Talk of OPEC cut boosts oil over $60

BUSINESS DIGEST

October 17, 2006|By Bloomberg News

NEW YORK -- Crude oil rose for a fourth straight day yesterday, trading above $60 a barrel on speculation that OPEC members will agree at a meeting this week to cut production because of a 20 percent drop in prices over the past three months.

The Organization of Petroleum Exporting Countries will meet Thursday to discuss reducing output by 1 million barrels a day, oil ministers including Qatar's Abdullah bin Hamad al-Attiyah said. Oil prices fell last week to a 2006 low as U.S. supplies rose to 14 percent above the five-year average.

"At some point OPEC is going to succeed at getting some kind of cut on the table," said Tim Evans, an energy analyst at Citigroup Global Markets Inc. in New York. "Since it's going to come at a time when demand is up on a seasonal basis, it should succeed in lifting prices."

Crude oil for November delivery rose as much as 30 cents, or 0.5 percent, to $60.24 a barrel in after-hours trading on the New York Mercantile Exchange after closing at $59.94, up $1.37. Futures touched $60 a barrel during the session.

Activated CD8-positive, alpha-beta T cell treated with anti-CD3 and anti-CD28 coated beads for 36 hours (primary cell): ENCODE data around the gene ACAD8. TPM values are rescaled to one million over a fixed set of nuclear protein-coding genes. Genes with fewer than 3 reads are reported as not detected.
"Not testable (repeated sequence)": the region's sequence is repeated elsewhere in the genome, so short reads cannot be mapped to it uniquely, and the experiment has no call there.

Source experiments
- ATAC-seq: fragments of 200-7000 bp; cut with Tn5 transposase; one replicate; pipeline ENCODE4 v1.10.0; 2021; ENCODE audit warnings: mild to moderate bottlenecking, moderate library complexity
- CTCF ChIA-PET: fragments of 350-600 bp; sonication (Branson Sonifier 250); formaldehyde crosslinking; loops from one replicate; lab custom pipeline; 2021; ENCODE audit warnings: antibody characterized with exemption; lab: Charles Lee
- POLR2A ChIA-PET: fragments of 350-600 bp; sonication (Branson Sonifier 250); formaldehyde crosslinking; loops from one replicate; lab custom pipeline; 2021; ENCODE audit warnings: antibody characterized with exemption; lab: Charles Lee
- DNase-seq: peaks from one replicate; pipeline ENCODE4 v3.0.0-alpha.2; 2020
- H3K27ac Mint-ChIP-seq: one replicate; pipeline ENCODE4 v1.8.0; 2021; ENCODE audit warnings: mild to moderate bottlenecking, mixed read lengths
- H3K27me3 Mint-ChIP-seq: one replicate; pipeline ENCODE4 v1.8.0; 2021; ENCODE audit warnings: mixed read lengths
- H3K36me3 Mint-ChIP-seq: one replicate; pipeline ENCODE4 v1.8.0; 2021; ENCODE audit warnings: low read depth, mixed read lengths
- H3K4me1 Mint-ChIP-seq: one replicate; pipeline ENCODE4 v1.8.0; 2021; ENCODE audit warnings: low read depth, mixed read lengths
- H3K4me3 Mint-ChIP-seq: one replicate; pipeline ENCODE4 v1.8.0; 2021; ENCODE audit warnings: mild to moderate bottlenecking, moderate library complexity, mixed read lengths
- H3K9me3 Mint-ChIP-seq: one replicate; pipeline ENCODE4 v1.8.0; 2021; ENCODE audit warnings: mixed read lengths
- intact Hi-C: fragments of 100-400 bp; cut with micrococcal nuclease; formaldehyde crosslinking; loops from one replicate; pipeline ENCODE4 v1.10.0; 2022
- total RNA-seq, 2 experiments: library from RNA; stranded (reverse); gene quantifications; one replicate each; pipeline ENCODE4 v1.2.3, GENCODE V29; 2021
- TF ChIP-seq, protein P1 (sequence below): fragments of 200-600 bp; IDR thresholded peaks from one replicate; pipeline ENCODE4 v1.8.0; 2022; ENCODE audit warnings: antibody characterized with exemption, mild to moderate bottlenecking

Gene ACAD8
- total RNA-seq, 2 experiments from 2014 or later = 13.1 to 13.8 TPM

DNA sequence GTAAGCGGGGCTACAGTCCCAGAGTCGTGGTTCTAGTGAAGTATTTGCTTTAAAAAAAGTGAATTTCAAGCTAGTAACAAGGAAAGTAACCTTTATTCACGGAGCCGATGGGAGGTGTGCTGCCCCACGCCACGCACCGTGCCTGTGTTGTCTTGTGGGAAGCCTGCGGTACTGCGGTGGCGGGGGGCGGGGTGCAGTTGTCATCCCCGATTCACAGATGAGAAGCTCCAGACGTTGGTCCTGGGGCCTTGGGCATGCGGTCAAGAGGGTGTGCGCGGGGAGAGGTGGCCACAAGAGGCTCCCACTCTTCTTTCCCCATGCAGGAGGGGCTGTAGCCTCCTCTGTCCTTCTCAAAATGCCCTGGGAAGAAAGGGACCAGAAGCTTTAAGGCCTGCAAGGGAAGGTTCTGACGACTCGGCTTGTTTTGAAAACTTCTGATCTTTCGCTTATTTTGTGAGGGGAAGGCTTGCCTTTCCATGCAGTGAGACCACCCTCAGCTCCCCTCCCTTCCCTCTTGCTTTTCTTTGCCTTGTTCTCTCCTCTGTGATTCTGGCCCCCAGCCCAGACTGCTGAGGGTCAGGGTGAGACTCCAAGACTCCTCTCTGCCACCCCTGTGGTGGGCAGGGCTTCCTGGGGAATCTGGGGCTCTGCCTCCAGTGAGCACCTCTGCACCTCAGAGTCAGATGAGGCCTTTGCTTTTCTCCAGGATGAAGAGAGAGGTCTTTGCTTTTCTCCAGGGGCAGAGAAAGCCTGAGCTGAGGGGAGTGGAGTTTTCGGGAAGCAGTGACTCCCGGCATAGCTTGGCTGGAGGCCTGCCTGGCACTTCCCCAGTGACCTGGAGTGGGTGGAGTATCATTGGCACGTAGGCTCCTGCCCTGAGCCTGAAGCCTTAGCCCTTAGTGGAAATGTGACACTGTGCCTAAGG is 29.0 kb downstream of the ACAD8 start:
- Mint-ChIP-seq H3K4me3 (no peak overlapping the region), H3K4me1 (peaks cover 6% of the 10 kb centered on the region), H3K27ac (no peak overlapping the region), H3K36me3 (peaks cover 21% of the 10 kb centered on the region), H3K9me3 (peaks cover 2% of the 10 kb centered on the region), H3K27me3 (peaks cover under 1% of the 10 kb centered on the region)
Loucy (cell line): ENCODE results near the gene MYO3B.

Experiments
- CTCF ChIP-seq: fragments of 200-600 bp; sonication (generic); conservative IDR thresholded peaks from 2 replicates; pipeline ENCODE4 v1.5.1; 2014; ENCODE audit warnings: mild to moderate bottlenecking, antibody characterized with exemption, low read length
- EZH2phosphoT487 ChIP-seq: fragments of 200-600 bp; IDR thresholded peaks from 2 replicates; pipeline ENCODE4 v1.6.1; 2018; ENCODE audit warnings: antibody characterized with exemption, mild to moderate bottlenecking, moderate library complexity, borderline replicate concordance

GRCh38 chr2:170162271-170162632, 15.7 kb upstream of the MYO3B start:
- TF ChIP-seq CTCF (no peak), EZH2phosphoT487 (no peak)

OPEC members will meet in Doha, Qatar, to consider reducing production.

"This accord has been weeks in the making because there's a split on how to make the cut," said Thierry LeFrancois, an energy analyst at Natexis Bleichroeder SA in Paris. "There are partisans in OPEC for a cut in production and partisans on the other side for a cut to quotas."

OPEC, which pumps 40 percent of the world's oil, lowered its forecast for world oil consumption to 84.2 million barrels a day, down 160,000 barrels a day from its previous forecast a month ago, noting slowing global economic growth.

U.S. crude inventories rose above seasonal averages after the summer driving season finished and Gulf of Mexico refinery production was not disrupted by hurricanes this year.

Oil stockpiles in the United States, the world's biggest consumer, jumped 2.41 million barrels to 330.5 million in the week that ended Oct. 6, according to an Energy Department report.

Baltimore Sun Articles
|
|
|
Please note the green-lined linked article text has been applied commercially without any involvement from our newsroom editors, reporters or any other editorial staff.